REGULAR MEETING OF
THE TOWN OF MIAMI MAYOR AND COUNCIL
Monday June 8, 2015 6:30 PM Town Council Chambers
The good news from last night’s Regular Meeting of the
Town of Miami Mayor and Council is that the Town will be
able to amass both the required reserve money and the
capital replacement funds, necessary for the continuance of
the wastewater project.
The unfortunate news lies in how they’re doing it: by selling
three buildings at roughly 50% less than the appraised value,
which took the dilapidated state of the structures into
account. Worse yet, in terms of indicators of the economic
health of Miami, there was little interest in any of the
properties. There were only two bidders.
Frank Dalmolin gets 618 W Sullivan for $45,000 and 700 W
Sullivan for $30,000. The FitzPatrick Building at 196
Keystone will go to Ray Webb once it’s determined whether
his bid of $85,000 includes a neighboring lot.
The Council adjourned for over two and a half hours for an
Executive Session to consider assignment, dismissal or
disciplining of Town Manager Joe Heatherly. When they
reconvened at 10:23 pm, they did none of that. But the
discussion that followed did shed a bit more light on the
Mayor Darryl Dalley ran down the schedule of events. An
employee wrote an anonymous letter to the Mayor, who took
it to the attorneys for the Town. After getting signed
statements from the employees making allegations, the
attorneys were again consulted. Their advice was to bring in
an outside HR specialist. They recommended someone with
over 20 years experience, who the Town hired to sort out the
The bottom line is the specialist couldn’t do it. The issue,
which comes down to some Town employees unhappy with
what they feel is mistreatment by Heatherly, is still a he
said-she said, at best. As to what anyone said, the closest
anyone came to specifics was Councilmember Mike Black
who said the accusations were very personal to the people
The initial discussion after the Executive Session was
whether it would be prudent to bring in a hearing officer.
Mayor Dalley and Councilmembers Black and Sammy
Gonzales voted for it. Councilmembers Rosemary
Castaneda, Susan Hanson, Don Reiman and Angel Medina,
opposed. Those for it, felt that an outside entity and formal
process was needed to establish precisely what happened.
They favored an unbiased approach that would place
employees under oath, which they believed would lead to
more reliable accounts.
Those opposed felt that, regardless of outcome, structured
training and then the development of a well-defined
personnel plan for employees to follow would be necessary
for a harmonious work place, so money would be better
spent on solutions than hearings. Reiman noted that the
ultimate answer would be found in implementing a process,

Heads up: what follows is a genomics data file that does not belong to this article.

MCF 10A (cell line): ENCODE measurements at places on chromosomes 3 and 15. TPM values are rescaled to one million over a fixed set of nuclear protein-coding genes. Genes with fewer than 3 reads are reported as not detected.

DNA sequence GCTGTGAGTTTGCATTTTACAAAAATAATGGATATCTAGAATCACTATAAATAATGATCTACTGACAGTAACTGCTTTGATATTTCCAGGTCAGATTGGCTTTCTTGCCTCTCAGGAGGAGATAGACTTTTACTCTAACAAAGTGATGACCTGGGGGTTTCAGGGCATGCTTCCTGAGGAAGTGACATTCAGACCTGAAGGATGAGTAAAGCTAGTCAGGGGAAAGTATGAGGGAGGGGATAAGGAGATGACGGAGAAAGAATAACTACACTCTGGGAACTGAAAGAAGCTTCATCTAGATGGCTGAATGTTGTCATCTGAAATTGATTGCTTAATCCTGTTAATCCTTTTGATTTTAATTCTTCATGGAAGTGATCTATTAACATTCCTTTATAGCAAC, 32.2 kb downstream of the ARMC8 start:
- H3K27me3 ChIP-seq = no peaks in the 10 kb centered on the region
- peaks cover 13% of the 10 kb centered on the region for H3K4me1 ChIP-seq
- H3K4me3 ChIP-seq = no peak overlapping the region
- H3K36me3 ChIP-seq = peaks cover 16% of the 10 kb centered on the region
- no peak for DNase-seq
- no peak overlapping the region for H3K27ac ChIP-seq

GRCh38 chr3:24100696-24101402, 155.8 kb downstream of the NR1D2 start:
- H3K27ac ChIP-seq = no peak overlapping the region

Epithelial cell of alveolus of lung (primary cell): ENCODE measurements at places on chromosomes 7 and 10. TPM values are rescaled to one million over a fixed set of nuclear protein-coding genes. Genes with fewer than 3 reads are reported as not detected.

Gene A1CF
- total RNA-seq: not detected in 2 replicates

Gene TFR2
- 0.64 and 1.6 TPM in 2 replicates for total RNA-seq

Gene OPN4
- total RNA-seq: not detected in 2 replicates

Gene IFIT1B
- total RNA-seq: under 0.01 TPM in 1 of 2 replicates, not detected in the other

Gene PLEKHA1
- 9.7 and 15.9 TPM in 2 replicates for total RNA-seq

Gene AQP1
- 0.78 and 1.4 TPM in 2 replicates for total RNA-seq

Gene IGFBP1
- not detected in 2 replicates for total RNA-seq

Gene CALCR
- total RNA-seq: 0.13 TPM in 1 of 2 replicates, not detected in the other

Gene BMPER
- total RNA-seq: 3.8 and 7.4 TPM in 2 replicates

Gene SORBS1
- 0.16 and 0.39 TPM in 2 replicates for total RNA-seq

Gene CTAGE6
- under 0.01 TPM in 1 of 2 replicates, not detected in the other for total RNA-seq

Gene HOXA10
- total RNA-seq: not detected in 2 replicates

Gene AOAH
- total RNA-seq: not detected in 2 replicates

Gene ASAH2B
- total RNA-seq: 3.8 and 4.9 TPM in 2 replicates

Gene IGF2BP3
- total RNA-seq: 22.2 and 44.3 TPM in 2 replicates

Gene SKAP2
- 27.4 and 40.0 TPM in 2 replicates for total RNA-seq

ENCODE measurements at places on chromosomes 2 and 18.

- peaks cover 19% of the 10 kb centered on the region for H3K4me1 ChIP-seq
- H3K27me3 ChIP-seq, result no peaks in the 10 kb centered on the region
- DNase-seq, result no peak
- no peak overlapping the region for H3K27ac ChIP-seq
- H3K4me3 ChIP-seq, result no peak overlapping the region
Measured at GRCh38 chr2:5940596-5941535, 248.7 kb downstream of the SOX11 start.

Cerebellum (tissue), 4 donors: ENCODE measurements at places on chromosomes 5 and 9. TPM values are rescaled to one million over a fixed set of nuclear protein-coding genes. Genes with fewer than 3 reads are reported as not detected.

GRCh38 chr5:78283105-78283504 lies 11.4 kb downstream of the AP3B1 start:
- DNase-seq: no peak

not replacing a person.
Medina opined that effective training sessions allow
employees to get to know one another on a deeper level,
which can result in a meeting of the minds where both sides
agree a problem was not as large as previously perceived.
But his comment of concern that open hearings might bring
unwanted attention to the Town, highlighted the divided
philosophy of the Council. Black insisted that for resolution
it was first necessary to utilize outside help to get to the
bottom of the complaints, which he felt was not the
Council’s job. Medina said keeping a lower profile was best.
Black disagreed, concurring that training was a good idea,
but only after all allegations were openly addressed.
Ultimately, the Council approved a measure to implement
training, with Dalley, Black and Gonzales against it.
As to specifics, the first step will be undertaken by Heatherly
who has been tasked with presenting various options to the
Council. How that will sit with disgruntled employees was
not openly considered, but it will be the Council making all
Another possible approach was discussed— appointing a
Council Liaison to the Town Manager, meaning a
Councilmember would sit in on staff meetings, observing the
workings of management. Castaneda was against what she
termed as a babysitter, saying it was a way to undermine the
Town Manager. Reiman agreed, saying appointing a spy is a
bad idea. Hanson reminded the group that it’s been done
before and the result was a joke that got them in trouble.
On the other side, Gonzales said he’s attended meetings and
has gotten a lot more information from them than is
otherwise delivered to the Council. Black concurred, saying
that he’s been to several meetings and he just sits there and
doesn’t cause any problems. When he asked Heatherly if he
agreed with that assessment, Heatherly answered in one
Gonzales’ gripe, that he was not receiving sufficient
information from Heatherly, perhaps inadvertently revealed
some of the personnel issues. Heatherly said, I can’t give
you what I don’t get. Using the example of receiving a
report from a department head at 11:47 on a Sunday night,
long after his report to the Council was submitted, he added I
am giving you the truth—but you don’t want it.
Once again, the vote was identical. Dalley, Gonzales and
Black voted for a liaison. The remaining majority voted it
Councilmember Susan Hanson announced the upcoming
Splash Bash this Saturday from 5 to 8 pm at the Miami Pool.
The snack bar will be open, and a $2 cover charge includes
music, dancing and swimming for ages 13 and up.
Hanna Sartain, the new director at the Miami pool, informed
the Council that the pool is a happening place. People are
having fun and spending money. The venue has collected
$4,600 so far this season. Town Engineer Paul Curzon said
the pool chemistry is being tested regularly, and is looking
Miami Senior Center director Rashele Highbaugh told the
Council that the June Birthday Celebration is this Thursday,
and the following Thursday, June 18th, is Blood Pressure
And Isaac Webb presented his Eagle Scout project to the
Council. To earn the highest scouting honor, Webb will be
replacing benches at Bullion Plaza.